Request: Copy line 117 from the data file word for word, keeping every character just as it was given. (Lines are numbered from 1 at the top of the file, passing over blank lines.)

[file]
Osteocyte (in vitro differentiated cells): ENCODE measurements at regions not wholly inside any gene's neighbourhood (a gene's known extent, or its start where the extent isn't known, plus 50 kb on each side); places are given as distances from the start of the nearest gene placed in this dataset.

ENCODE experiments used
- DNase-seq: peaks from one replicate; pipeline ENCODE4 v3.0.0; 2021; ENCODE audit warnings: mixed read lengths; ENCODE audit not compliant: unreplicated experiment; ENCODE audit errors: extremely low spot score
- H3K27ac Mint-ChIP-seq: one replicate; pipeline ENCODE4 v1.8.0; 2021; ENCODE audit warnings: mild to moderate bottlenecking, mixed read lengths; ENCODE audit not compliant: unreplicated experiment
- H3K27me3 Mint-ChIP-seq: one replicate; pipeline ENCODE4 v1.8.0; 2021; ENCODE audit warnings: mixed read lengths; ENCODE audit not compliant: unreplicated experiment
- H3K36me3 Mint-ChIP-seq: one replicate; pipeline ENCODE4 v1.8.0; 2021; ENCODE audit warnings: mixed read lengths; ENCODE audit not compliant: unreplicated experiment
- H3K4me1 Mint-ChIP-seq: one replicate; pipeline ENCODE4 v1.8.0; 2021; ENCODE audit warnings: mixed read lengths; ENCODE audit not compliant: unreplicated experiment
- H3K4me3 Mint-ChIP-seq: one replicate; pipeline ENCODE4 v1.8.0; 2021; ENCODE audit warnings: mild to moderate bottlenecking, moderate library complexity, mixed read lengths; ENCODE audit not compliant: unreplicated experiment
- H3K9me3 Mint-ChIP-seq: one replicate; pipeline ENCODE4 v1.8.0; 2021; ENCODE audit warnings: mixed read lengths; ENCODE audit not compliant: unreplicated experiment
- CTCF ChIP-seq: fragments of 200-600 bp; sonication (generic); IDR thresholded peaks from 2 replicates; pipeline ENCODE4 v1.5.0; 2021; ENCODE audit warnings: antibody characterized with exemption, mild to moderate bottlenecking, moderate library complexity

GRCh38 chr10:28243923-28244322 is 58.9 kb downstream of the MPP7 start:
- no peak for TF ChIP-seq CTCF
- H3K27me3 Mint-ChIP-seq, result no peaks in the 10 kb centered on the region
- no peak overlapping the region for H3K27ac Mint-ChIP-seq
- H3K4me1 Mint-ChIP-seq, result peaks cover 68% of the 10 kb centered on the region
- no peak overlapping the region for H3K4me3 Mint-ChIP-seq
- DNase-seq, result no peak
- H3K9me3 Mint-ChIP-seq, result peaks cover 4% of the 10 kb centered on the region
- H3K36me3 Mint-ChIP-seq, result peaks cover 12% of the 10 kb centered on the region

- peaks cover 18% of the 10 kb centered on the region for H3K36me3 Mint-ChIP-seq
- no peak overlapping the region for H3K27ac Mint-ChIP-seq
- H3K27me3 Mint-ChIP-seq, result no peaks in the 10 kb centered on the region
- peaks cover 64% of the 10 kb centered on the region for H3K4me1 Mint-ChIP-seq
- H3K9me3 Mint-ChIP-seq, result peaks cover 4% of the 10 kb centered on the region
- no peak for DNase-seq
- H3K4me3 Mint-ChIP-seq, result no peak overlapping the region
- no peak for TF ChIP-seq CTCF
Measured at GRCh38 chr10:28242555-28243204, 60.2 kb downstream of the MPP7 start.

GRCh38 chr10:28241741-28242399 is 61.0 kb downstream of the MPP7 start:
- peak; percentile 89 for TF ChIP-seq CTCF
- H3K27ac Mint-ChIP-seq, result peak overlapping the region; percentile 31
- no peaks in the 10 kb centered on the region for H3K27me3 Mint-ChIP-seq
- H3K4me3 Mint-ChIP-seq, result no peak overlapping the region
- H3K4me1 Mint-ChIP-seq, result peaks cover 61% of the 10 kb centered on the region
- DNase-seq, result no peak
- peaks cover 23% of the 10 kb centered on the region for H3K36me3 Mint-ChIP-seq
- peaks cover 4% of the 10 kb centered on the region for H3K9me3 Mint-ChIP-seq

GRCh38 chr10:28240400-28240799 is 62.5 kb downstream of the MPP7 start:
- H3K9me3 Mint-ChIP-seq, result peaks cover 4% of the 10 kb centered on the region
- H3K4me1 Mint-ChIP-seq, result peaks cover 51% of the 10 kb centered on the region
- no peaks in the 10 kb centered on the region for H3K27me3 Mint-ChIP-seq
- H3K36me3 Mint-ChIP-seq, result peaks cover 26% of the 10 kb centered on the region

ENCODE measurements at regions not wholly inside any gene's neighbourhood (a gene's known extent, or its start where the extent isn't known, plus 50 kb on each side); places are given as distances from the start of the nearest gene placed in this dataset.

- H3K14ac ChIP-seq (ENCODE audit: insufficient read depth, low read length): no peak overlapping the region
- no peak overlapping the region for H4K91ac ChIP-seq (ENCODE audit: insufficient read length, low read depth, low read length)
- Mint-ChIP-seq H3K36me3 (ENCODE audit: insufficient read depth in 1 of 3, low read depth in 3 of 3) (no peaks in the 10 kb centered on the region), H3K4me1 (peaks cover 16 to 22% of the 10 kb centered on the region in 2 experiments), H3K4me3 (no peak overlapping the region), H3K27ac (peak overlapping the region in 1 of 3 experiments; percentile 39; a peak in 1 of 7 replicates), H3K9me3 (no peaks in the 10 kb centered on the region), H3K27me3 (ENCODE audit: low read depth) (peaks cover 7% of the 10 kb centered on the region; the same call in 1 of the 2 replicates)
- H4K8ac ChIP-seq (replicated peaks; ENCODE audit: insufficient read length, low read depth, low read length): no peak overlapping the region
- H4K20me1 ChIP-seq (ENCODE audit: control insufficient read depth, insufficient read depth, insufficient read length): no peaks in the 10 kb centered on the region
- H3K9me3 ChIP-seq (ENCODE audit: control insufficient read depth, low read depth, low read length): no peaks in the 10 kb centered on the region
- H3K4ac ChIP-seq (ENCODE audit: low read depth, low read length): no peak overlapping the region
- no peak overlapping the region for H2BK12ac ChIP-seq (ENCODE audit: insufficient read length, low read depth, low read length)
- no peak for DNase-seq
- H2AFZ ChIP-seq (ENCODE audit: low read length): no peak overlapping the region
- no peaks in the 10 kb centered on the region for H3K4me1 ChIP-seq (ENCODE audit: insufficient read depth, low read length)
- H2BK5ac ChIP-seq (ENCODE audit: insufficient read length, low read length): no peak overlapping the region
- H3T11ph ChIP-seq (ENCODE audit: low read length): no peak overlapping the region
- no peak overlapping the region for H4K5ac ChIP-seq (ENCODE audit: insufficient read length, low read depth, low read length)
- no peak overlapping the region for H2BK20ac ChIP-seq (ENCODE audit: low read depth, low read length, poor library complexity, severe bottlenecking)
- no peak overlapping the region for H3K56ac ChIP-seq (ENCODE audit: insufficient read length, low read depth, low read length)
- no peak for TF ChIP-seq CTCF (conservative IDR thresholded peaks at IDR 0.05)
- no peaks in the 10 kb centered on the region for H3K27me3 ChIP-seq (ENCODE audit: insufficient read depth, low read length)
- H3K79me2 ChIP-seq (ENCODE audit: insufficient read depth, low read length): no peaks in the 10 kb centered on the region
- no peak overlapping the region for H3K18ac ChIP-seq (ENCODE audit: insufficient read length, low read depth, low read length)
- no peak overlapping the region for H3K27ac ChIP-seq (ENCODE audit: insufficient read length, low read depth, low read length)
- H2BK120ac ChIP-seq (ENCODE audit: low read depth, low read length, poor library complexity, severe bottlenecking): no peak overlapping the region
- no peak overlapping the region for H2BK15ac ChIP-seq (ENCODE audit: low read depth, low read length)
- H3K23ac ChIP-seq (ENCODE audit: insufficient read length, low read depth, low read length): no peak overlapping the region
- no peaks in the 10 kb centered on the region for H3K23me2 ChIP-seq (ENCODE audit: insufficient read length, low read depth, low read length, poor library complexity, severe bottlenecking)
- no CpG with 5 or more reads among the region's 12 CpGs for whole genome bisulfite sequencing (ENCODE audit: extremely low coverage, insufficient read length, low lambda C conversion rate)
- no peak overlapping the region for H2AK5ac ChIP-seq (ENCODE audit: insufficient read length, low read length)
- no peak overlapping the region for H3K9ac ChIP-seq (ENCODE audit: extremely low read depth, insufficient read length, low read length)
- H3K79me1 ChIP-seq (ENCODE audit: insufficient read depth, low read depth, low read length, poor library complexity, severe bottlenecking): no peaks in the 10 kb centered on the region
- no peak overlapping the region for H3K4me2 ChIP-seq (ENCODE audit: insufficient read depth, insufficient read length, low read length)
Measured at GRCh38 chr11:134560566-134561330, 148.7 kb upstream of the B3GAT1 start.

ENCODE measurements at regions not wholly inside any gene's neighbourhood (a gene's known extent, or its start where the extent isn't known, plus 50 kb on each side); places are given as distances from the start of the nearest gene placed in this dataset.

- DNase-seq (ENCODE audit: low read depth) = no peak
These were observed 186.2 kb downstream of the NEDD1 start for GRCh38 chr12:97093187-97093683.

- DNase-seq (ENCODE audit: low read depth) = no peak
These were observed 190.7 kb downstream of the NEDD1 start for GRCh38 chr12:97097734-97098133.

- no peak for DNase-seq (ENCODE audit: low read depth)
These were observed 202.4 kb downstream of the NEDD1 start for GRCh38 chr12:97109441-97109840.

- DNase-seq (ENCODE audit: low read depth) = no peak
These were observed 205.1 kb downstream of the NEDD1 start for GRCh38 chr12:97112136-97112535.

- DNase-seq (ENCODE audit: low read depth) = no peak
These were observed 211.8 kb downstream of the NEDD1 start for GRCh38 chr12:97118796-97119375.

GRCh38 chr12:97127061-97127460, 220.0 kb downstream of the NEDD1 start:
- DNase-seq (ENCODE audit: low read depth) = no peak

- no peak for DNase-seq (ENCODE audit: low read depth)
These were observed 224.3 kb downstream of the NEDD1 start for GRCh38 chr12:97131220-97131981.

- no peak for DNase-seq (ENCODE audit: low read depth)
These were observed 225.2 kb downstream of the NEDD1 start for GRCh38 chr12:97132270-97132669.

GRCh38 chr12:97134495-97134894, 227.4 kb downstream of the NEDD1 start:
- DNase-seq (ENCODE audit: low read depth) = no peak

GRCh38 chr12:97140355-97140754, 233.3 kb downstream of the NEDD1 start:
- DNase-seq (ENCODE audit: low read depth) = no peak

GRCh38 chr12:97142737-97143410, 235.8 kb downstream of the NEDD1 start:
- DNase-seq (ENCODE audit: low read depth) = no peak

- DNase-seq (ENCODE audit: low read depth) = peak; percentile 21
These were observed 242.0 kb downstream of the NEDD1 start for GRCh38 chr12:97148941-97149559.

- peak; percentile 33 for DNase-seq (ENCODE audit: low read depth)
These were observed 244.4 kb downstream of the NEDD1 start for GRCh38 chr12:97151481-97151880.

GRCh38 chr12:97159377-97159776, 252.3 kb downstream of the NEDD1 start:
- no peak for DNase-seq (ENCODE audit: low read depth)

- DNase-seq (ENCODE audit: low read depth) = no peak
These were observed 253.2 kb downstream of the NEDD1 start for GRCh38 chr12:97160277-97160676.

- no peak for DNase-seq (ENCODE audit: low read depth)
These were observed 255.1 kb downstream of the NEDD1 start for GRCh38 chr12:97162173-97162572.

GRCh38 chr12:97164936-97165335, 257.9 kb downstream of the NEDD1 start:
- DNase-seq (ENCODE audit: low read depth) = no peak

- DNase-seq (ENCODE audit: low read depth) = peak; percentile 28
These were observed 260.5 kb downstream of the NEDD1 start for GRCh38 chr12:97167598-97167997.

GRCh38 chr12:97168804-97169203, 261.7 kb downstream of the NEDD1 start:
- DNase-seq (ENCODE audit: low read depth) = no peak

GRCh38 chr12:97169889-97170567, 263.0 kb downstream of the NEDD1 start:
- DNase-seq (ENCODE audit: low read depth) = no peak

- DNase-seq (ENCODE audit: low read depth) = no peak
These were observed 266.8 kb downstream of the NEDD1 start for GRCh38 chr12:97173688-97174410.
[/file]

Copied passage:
These were observed 266.8 kb downstream of the NEDD1 start for GRCh38 chr12:97173688-97174410.